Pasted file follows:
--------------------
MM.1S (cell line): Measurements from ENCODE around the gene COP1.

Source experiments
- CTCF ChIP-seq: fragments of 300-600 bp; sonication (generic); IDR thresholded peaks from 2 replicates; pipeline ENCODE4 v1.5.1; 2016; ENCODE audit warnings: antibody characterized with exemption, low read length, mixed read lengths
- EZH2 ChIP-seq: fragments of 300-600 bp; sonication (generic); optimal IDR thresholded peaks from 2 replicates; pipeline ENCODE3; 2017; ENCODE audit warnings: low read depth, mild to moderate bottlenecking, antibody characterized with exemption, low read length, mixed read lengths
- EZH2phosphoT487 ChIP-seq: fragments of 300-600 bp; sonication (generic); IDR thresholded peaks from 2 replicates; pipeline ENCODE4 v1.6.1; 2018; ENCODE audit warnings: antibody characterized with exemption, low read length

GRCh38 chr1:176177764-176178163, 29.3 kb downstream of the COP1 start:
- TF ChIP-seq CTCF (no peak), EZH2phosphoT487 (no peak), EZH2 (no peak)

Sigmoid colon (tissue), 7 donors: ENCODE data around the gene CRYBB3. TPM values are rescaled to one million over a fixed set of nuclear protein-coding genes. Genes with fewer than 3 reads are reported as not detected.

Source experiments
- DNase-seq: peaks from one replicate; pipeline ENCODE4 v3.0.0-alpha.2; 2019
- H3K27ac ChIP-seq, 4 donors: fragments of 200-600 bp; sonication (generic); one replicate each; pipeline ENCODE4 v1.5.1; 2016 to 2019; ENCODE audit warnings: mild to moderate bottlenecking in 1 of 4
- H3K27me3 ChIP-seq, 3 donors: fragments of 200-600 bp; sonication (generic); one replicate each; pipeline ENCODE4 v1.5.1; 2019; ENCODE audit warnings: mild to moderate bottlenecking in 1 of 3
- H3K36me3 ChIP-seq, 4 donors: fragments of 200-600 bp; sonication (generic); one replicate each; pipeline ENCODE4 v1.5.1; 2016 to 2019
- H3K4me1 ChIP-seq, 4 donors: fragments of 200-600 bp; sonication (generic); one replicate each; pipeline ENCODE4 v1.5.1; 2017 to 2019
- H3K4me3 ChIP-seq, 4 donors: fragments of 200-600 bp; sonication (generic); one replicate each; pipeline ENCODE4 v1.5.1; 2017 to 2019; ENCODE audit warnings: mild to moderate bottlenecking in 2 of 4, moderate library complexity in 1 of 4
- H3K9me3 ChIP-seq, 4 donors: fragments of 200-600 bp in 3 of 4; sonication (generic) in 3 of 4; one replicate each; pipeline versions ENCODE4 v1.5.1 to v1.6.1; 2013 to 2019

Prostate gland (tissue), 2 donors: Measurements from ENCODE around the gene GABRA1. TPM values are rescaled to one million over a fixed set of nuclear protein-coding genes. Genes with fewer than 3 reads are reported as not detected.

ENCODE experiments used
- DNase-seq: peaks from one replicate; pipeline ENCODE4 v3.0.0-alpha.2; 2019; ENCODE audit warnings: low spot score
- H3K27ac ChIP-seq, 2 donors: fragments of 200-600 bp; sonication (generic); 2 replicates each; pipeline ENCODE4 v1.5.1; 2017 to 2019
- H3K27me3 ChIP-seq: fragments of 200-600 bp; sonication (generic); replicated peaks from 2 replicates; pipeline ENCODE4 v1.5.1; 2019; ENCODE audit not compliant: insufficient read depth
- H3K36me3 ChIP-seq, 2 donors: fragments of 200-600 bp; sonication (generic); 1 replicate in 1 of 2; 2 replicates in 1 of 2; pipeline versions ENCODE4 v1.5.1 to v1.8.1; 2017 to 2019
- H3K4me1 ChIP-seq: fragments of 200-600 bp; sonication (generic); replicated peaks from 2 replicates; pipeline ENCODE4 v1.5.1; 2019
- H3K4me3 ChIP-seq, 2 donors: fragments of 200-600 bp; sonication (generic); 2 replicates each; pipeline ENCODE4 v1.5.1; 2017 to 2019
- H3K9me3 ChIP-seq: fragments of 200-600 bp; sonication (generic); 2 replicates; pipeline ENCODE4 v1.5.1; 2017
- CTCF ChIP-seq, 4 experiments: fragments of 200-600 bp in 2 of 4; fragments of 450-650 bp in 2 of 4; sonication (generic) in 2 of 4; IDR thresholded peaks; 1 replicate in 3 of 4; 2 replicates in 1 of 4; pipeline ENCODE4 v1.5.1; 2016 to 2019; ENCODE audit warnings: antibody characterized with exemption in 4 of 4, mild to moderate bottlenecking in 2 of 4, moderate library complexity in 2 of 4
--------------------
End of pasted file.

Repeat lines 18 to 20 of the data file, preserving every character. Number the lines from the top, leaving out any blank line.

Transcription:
ENCODE experiments used
- DNase-seq: peaks from one replicate; pipeline ENCODE4 v3.0.0-alpha.2; 2019; ENCODE audit warnings: low spot score
- H3K27ac ChIP-seq, 2 donors: fragments of 200-600 bp; sonication (generic); 2 replicates each; pipeline ENCODE4 v1.5.1; 2017 to 2019